Nurses attack 'shameful' training

  1. SUE Jenkins says there are times when she is almost ashamed to be a nurse.

    A Queensland nurse with more than two decades of experience, she says she is increasingly witnessing horrific incidents of poor nursing - which she believes can be blamed on the way nurses are trained in universities.

    "I have 25 years' experience as a nurse and after being poorly treated by nurses in hospitals on three occasions, I think the issue needs to be brought out into the open and discussed," Jenkins says. About 15 years ago nurses...

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  3. by   fergus51
    They were saying the same thing when my aunt graduated in the 60s.
  4. by   Nuru99
    I figure it's the "In my day this would never happen" syndrome
  5. by   Nitengale326
    Quote from Nuru99
    I figure it's the "In my day this would never happen" syndrome
    I have been a nurse for 25 years...(OMG ) and I have seen a difference in the work ethic. The new grads don't have alot of initiative to do anything extra, there is no ownership of unit, team, group or assignment. And the commaraderie among peers is not as genuine as it way "in my day". I do miss the good ol' days for some things.
  6. by   leslie :-D
    and to add insult to injury, the new nurses have absolutely no respect for the older, more seasoned nurses. no matter what, i always show (more) respect to those older than me, and that includes the nursing assts.! but yes, it's definitely not like the good old days...sad but true.
  7. by   Spidey's mom
    I have a question. My husband's aunt, age 79, became a nurse at 54. She said in the 60's you could not go to nursing school if you were over 35. Now that sounds strange to me.

    Anyone have any perspective on becoming a nurse over 35 in the 60's?

  8. by   gwenith
    Okay - you are all right - it is an old old argument.

    Hospital training did produce nurses with more practical skills and with very good organisational skills and a strong worl ethic - why? Because those that did not have thede things did not survive. I wasn't "trained" I underwent 3 years of bullying. The first night as a young 17 yo I met the "intake" just ahead of me - they had been there all of 8 weeks and what were we told?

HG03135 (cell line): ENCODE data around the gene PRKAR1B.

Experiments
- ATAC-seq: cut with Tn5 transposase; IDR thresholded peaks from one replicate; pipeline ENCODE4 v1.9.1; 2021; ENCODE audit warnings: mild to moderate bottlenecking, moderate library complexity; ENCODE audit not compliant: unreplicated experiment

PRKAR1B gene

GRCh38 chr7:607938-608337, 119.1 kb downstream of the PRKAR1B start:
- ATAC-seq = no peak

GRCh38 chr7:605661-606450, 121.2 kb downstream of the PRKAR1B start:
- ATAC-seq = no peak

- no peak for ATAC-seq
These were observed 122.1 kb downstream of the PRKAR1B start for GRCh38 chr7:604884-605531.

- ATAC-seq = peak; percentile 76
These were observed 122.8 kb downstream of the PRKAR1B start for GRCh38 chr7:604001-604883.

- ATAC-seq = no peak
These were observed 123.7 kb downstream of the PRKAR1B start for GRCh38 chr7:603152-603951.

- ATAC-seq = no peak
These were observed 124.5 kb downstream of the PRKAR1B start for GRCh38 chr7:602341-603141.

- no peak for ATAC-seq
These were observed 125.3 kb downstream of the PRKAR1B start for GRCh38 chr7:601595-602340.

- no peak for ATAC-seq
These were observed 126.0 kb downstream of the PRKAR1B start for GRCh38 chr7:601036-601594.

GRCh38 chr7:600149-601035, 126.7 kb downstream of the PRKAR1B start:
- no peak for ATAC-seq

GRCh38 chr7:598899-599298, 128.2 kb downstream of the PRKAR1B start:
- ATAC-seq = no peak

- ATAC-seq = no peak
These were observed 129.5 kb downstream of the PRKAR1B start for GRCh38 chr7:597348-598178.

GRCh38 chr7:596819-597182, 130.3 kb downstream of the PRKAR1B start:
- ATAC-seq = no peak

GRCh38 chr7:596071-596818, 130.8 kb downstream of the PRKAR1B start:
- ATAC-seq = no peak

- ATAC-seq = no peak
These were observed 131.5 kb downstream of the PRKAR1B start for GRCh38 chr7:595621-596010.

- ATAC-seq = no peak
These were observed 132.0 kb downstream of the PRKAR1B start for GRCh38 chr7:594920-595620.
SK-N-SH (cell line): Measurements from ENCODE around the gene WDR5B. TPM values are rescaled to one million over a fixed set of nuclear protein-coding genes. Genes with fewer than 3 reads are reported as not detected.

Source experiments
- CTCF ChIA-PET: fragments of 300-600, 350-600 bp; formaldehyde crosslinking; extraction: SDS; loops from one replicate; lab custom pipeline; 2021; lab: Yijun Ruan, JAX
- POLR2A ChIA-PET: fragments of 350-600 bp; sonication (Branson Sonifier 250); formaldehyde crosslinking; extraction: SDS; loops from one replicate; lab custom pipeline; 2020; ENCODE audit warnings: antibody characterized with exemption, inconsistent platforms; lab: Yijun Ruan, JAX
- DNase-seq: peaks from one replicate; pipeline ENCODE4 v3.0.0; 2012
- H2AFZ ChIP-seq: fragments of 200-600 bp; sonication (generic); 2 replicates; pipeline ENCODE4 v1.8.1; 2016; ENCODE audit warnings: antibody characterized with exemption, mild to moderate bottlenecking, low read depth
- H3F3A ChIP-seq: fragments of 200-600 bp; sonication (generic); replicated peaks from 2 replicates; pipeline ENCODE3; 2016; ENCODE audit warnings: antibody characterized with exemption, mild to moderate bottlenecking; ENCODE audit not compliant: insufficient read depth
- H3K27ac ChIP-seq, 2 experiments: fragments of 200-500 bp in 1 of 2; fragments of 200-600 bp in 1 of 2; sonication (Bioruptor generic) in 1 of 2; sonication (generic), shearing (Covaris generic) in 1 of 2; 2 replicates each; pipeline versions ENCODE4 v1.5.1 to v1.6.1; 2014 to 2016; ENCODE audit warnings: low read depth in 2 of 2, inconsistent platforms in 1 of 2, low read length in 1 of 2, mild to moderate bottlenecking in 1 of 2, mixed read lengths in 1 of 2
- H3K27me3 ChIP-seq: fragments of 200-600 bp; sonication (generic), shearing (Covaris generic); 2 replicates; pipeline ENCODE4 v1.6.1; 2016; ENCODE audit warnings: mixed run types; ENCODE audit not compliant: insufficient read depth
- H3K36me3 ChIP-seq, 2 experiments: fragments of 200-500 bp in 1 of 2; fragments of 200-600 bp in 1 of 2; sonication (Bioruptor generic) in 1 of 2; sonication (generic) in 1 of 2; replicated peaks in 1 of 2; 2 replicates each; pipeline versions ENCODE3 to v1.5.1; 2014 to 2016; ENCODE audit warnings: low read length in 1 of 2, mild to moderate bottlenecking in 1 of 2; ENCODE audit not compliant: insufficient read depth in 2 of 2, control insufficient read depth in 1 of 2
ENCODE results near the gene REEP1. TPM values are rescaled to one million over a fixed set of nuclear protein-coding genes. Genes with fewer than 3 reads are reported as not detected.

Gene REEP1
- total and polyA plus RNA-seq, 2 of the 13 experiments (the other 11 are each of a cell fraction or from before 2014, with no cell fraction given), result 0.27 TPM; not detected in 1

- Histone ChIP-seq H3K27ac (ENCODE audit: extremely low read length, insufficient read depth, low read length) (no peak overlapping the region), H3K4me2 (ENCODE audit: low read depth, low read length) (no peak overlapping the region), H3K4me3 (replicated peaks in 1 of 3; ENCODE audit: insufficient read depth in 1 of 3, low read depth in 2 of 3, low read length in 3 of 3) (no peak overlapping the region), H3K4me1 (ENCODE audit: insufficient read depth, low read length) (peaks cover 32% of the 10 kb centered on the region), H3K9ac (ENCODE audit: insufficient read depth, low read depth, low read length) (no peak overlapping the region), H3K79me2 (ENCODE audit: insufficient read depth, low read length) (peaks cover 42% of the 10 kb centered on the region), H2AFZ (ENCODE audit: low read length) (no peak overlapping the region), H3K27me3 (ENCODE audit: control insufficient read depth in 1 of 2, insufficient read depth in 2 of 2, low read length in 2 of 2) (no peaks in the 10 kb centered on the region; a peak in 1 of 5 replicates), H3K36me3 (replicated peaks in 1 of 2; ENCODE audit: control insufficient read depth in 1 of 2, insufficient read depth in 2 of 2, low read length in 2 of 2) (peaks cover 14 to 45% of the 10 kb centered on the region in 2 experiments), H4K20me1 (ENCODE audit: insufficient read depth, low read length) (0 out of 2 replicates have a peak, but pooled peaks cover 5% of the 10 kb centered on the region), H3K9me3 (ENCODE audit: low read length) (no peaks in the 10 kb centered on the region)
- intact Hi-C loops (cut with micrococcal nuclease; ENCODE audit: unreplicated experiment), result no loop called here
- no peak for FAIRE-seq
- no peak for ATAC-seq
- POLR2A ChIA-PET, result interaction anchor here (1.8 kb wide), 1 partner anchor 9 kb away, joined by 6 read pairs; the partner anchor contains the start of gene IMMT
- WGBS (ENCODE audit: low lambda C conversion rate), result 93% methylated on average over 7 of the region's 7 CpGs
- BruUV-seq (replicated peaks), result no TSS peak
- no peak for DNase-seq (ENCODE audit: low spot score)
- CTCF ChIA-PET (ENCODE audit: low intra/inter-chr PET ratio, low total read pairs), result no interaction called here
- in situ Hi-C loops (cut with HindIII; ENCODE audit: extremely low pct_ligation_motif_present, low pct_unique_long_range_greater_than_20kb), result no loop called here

"Thank God you are here - we are no longer the dirt on the floor we will only be the slime on the walls"

    That was how we were treated - anyone that did not put up and shut up was fired.

    Later I taught hospital based programs - the initial training was only 6 weeks and it was 8 hours a day. Ever tried to concentrate for 8 hours a day??? That was the 1200 hour curriculum. Roughly equivalent to 5 subjects at university. Think - would 5 subjects prepare you for nursing??

    In a way it still did - because of the hidden curriculum - those students studied - they studied thier backsides off. So much so that at the end of 3 years of full time rotating roster shift work + study they were burnt out.

    What we are missing these days and I for onr am soooo grateful for the change is the attitude of "I read an article once and it said so we should.........."

    The change has been slow but there is more emphasis on evidence basing and more people understand the difference between opinion and research.

    Nurses now understand not just what to do but WHY they are doing it. This is the essence of critical thinking.

    Please do not get me wrong - I am not a complete advocate of university training.

    I believe we should have made it a "sandwich" course - with nurses employed as at a student nurse capacity as part-time while they attended university. This would be the "best of both worlds".

    It would also attract back those that we lost - the bright sparks who just could not afford to go straight to university. Most of those we did not hold for long - nursing was merely a stepping stone but they did well and they achieved something they would not otherwise have had an opportunity to do. For society this is a good thing and for nursing it was a good thing because they became our advocates.